But there’s more, for in this story we see a glorious picture of the Kingdom of God, a kingdom of opposites. The first are last; the last are first. Jesus comes for the sick, not the healthy. Jesus dwells with sinners, not the righteous. Those who are unimportant and have no status before men, are of the utmost importance have the greatest status before Jesus.

In the widow’s poverty, we see the richness of God’s mercy toward us in Jesus.

You see, this story isn’t about the widow’s offering, not really. Of course, we could twist it that way. No doubt we’ve heard that before. You know, “Follow the widow’s example. Give till it hurts and then give some more. Beatings will cease when offerings increase. Look at her and do what she did. Give like that widow.”

But if this story is only about giving, then we’re on the wrong side. Yes, beware the Scribe in each of us who loves to give, but only when we get something in return, only when we’re noticed, congratulated, or admired. If this widow is an example of giving, we fail to live up it. We don’t give like the widow.

Thankfully, the story of the widow’s sacrificial points us to Jesus’ greater sacrifice for you in giving his entire life – all that he has - for you.

We also might be tempted to think this story is about the great faith of this woman. Indeed, she is an example of faith, especially compared to the Scribes. And we could twist Scripture here as well: “Have faith like this widow. Believe like she did.” But, saying, “Do this; have this kind of faith,” doesn’t make our faith any better, in fact it does the opposite; we despair.

Thankfully, the story of this widow’s faith points us to God’s faithfulness to her and to you. She points us to Jesus’ faithfulness, not her own. This is what the Scribes failed to see, God’s kingdom of opposites. The reversal, that in the Kingdom of God, the little are big, the lost are found, the forgotten are remembered, the poor are rich, the sick are healed, the sinner is forgiven.

We may even think this story is about the widow’s great love for God above her own love of self. Her love is sacrificial while the Scribes’ love is self-serving. But once again, the point of this story is not the Scribes lack of love or the widow’s abundant love, but rather the love of God that is never found wanting.

And this is good news for us. For the kingdom of God is like this poor widow. The kingdom of God is not found by our eyes, at least not the eyes like the Scribes – in what we see in this world. The kingdom of God is hidden. The kingdom of God is about the last being first, the lost sheep being found and rescued, the tax collectors and sinners having dinner with Jesus, about the ungodly being justified, about you – having nothing to claim on your own, yet possessing everything in Jesus name.

For there will be days – and maybe today is one of those - when our faith will not be like the widow’s. We worry. Doubt. Despair. We fail to trust. It can be hard to believe God’s promises when finances are tough, when we or our children, friends, or family fall ill, wrestle with addiction, suffer, or die. It’s hard to believe when times of need and uncertainty come upon us, when we come face to face with the poverty of our own hearts, and the emptiness of the world around us.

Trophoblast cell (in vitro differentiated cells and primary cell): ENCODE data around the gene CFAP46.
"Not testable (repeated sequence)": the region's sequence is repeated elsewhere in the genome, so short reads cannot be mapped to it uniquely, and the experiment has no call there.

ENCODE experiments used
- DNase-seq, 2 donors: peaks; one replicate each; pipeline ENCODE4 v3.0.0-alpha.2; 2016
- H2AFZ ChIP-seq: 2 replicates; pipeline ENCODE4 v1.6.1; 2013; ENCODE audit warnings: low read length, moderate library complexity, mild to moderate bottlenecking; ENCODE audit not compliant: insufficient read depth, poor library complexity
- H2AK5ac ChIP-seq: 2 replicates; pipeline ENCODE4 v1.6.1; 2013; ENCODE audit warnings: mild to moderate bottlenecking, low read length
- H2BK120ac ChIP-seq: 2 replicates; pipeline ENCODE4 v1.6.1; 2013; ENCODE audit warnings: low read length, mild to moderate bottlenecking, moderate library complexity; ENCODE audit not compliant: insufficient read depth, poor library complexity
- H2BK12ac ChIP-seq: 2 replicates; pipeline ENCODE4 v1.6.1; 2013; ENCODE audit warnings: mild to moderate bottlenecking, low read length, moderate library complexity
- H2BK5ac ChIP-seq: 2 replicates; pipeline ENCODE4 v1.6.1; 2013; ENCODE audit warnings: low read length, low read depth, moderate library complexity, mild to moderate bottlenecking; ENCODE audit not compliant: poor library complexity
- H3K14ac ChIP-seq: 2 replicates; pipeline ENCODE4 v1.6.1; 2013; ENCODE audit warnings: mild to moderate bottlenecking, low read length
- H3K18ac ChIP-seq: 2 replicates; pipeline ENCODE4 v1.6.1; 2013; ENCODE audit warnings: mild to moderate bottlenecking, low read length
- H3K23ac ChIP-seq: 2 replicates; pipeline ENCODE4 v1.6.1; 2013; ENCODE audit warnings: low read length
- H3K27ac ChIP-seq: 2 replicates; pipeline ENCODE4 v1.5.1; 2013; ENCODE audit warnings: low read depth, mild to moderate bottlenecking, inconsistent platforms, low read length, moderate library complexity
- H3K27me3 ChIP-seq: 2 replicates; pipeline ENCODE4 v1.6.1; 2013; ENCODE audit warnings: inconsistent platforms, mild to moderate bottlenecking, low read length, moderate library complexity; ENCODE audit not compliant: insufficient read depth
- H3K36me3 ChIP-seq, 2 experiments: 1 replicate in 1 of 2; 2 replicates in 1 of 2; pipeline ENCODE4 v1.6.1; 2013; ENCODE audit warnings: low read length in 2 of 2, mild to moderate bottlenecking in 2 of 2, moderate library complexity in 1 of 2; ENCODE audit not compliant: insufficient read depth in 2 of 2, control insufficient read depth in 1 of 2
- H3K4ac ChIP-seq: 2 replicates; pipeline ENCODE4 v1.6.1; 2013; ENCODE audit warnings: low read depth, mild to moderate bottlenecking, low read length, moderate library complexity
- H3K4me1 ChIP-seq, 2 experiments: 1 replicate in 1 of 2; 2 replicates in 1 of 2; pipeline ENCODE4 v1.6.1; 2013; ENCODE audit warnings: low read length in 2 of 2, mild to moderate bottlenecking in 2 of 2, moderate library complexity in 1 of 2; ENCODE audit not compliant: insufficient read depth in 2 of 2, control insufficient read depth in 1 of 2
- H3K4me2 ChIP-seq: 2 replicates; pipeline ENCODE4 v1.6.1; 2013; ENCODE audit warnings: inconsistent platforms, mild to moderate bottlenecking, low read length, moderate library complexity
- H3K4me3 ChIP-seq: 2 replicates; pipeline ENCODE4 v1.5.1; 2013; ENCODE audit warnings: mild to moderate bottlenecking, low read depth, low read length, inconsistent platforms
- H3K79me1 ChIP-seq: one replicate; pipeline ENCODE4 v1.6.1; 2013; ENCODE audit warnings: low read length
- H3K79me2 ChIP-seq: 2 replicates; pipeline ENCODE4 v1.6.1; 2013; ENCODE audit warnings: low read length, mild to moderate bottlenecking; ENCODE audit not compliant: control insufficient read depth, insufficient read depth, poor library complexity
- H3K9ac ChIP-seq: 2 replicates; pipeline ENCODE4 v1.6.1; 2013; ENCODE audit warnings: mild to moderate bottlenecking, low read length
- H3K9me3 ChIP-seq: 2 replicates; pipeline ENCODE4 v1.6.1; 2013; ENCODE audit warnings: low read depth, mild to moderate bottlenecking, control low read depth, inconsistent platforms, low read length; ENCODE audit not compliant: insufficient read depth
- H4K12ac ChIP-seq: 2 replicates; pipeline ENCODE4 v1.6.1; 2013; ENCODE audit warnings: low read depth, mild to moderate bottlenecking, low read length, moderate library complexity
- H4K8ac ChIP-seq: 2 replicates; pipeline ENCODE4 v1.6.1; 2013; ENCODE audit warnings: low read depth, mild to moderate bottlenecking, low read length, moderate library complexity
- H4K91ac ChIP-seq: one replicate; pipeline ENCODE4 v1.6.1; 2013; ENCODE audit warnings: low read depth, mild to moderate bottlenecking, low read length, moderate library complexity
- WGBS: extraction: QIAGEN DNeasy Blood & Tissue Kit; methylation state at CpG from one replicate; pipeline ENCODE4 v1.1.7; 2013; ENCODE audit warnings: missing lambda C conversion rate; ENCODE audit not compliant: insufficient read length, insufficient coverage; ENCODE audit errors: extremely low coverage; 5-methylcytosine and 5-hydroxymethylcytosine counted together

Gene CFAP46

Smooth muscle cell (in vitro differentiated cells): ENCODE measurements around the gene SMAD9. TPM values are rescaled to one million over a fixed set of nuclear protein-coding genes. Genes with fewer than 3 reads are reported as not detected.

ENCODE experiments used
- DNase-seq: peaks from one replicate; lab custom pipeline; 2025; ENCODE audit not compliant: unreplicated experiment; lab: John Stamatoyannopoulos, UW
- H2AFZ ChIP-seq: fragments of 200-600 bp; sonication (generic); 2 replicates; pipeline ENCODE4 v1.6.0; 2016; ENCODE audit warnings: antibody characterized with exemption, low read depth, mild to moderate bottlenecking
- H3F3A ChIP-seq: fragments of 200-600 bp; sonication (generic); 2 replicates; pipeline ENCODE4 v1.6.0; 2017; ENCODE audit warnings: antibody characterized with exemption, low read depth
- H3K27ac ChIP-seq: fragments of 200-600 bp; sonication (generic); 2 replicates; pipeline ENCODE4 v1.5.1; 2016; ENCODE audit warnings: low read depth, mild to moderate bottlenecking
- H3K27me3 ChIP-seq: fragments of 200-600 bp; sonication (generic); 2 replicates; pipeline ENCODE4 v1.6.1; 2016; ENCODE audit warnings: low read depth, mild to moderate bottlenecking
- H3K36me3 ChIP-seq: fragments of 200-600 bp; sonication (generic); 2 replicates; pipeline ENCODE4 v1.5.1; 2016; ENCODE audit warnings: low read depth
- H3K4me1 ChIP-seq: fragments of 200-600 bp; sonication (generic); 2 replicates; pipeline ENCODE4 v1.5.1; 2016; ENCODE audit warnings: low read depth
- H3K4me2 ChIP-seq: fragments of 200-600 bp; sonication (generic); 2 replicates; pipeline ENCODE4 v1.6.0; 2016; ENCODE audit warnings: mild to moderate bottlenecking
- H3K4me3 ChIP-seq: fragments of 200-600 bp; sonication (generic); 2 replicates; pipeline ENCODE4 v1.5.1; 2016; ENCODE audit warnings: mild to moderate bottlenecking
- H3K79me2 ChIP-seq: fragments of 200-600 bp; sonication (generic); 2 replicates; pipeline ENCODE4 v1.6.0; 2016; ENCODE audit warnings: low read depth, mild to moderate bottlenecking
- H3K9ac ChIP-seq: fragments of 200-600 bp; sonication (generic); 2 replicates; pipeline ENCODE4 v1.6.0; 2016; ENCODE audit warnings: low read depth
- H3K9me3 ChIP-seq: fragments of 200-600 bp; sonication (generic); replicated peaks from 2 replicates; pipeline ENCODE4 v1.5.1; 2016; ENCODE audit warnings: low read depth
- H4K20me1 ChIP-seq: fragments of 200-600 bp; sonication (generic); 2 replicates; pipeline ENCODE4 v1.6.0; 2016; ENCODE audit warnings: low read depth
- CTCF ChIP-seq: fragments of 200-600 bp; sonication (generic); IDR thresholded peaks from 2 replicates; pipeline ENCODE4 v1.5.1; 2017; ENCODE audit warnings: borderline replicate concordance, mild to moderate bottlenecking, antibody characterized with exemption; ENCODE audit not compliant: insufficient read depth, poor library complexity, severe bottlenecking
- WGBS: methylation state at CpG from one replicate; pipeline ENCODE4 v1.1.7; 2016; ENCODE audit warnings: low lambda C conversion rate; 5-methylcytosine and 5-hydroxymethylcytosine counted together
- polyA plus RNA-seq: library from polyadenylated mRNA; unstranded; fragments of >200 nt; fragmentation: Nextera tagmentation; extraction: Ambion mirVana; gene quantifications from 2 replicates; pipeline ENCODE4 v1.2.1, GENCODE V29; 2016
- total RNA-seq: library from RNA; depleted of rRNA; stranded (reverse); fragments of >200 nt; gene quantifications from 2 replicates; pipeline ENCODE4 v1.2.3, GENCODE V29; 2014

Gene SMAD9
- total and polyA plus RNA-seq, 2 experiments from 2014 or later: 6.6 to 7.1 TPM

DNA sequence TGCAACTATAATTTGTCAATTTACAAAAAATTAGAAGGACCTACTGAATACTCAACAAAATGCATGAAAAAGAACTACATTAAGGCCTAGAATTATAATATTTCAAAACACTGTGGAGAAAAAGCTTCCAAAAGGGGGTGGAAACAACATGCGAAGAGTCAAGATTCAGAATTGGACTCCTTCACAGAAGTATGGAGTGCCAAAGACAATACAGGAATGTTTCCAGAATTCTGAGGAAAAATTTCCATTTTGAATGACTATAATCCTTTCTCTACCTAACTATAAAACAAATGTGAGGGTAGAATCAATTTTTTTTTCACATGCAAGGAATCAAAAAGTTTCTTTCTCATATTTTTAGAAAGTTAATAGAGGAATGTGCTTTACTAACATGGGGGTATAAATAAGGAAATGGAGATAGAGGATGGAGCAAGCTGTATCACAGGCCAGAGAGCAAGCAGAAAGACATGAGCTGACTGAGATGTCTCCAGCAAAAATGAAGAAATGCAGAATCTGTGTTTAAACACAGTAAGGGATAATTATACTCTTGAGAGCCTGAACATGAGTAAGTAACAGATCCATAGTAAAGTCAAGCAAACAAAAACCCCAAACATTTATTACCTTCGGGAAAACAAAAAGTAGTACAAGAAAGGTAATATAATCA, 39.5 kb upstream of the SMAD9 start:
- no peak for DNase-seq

This widow teaches us to remember that God’s kingdom is opposite of everything we call good.
The kingdom of God isn’t found in what we see and think are good according to our sinful flesh. The kingdom of God isn’t found in the amount of money in the offering plate, or the number of people in the pews, or even by looking at our own faith.

Rather, on those kinds of doubting, despairing, difficult days, remember that the kingdom of God is hidden right where Jesus promises.

Listen to the kingdom of God hidden upon the lips of children singing “Thank the Lord and sing his praise with joyous abandon, and without thought of embarrassment or shame.

See the kingdom of God hidden in a quarter size piece of bread and some inexpensive sugary wine, promised by Jesus to be the greatest gift of God placed in the coffer of your mouth on any given day.
See the kingdom of God is hidden in the water and word of your Baptism. You are now sons and daughters of the King.

Hear the king’s decree hidden in the voice of a fellow sinner, declaring, “The kingdom of God has come near to you.” “I forgive you all your sins.”

And see the kingdom of God hidden in our humble King, who was enthroned on the tree, who dripped, and poured into the Father’s treasury, not gold, silver, or copper, but his holy precious blood, and his innocent suffering and death, every single drop of it for you.

Yes, the kingdom of God is full of opposites. It is hidden in the widow’s copper coins. In the weak made strong by Christ. In the lost being found. In sinners being forgiven.

For in the widow’s poverty, we see the richness of Jesus’ mercy, who though he was rich, yet for your sake became poor, so that you by his poverty might become rich.

It’s true, our giving may not be as great as the widow’s offering, but God giving himself to die for you is the greatest gift of all.

Yes, our faith may be found wanting, but God’s faithfulness to you is never wanting. Our love for others may even be lacking, but God’s love for you never fails. Jesus’ mercy for you will never come up short. Jesus is always faithful to you and for you.

Through this poor widow, we learn to see God’s kingdom in the opposites – in the cross, not glory. We join her in poverty, as beggars before the King who fills our poverty with the richness of his own life given and shed for you.

It’s not really about the widow’s faith, but the one in whom she has faith. God is faithful. How do you know? Look to the cross where Jesus put in everything he had, all his life, for you. Christ gave his all for you. And God’s love for you in Jesus never fails you.

For in the widow’s poverty, we see the richness of Jesus’ mercy for us.

Indeed, let us thank the Lord for his steadfast love, for his wondrous works to the children of man.

In the Name of the Father and of the + Son and of the Holy Spirit. Amen.